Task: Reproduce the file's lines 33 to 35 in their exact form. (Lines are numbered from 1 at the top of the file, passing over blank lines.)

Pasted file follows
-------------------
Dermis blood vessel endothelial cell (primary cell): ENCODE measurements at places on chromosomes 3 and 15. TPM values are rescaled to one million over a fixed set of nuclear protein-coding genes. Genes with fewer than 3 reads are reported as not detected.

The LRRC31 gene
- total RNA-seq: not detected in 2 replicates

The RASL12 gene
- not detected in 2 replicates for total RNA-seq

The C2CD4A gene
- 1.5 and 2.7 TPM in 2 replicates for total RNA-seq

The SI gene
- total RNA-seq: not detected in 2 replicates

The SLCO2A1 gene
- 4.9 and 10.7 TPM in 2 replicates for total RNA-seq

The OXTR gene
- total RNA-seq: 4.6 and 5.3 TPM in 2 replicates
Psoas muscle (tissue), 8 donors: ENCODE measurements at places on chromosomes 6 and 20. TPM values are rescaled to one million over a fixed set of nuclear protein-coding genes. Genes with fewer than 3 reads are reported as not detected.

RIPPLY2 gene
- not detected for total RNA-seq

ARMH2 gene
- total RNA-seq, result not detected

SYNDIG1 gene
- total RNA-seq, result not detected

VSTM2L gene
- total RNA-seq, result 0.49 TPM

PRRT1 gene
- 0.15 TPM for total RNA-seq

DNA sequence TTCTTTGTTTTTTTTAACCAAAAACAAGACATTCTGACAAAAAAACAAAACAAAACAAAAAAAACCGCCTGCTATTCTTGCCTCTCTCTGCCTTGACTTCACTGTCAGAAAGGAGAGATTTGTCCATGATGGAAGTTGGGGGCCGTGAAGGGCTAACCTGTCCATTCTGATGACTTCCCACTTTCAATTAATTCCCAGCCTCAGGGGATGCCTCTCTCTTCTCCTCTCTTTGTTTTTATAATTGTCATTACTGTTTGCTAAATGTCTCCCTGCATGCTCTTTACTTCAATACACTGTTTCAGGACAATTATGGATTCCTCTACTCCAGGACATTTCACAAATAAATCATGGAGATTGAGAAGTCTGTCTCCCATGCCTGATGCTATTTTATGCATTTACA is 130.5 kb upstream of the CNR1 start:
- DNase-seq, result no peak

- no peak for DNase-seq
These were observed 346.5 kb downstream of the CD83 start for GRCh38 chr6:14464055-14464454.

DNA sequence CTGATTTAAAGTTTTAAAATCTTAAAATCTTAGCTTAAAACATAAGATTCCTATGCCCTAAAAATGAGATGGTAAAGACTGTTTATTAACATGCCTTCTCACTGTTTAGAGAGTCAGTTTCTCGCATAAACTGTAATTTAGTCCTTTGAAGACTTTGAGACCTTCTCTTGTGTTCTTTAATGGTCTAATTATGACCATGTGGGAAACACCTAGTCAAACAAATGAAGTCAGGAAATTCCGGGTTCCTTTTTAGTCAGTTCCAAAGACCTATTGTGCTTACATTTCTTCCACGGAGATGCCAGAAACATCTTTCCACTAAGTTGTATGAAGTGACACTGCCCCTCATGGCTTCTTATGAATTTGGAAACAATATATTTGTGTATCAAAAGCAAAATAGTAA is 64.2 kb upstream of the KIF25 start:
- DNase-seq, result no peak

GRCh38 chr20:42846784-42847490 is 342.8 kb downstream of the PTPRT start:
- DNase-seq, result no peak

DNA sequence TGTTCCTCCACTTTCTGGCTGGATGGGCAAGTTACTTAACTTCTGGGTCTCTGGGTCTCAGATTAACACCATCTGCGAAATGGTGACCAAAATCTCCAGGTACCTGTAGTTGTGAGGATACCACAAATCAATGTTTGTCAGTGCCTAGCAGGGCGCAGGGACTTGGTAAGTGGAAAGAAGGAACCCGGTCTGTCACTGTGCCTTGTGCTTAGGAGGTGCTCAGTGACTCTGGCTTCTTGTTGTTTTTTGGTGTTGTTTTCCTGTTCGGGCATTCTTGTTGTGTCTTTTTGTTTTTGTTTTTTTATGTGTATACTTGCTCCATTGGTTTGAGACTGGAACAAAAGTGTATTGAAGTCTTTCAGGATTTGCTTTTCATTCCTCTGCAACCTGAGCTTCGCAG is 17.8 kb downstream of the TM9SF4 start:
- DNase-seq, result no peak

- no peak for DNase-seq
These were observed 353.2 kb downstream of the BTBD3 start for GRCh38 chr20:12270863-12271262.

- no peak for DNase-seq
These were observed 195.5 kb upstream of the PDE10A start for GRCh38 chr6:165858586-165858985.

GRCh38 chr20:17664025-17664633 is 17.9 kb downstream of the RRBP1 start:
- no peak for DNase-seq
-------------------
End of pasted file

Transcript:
DNA sequence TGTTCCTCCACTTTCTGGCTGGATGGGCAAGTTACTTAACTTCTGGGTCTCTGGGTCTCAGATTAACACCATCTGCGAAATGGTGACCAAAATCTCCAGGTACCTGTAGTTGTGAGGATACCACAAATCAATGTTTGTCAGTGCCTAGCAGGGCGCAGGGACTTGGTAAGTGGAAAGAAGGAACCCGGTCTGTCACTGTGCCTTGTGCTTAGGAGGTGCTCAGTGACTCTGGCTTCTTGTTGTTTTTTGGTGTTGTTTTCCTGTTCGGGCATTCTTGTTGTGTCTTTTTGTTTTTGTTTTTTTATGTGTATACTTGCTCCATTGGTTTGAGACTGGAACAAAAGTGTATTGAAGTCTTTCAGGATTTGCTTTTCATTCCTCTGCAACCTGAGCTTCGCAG is 17.8 kb downstream of the TM9SF4 start:
- DNase-seq, result no peak

- no peak for DNase-seq